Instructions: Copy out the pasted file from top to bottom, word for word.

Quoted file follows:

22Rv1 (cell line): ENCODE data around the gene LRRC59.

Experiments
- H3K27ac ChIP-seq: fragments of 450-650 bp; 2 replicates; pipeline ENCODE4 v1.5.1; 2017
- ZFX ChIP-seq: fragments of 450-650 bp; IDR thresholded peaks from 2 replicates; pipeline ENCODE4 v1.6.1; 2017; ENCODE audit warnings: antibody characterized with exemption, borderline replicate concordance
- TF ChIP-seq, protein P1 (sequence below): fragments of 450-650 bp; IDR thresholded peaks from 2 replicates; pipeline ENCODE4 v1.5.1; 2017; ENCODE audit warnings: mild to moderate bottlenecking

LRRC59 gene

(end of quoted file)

22Rv1 (cell line): ENCODE data around the gene LRRC59.

Experiments
- H3K27ac ChIP-seq: fragments of 450-650 bp; 2 replicates; pipeline ENCODE4 v1.5.1; 2017
- ZFX ChIP-seq: fragments of 450-650 bp; IDR thresholded peaks from 2 replicates; pipeline ENCODE4 v1.6.1; 2017; ENCODE audit warnings: antibody characterized with exemption, borderline replicate concordance
- TF ChIP-seq, protein P1 (sequence below): fragments of 450-650 bp; IDR thresholded peaks from 2 replicates; pipeline ENCODE4 v1.5.1; 2017; ENCODE audit warnings: mild to moderate bottlenecking

LRRC59 gene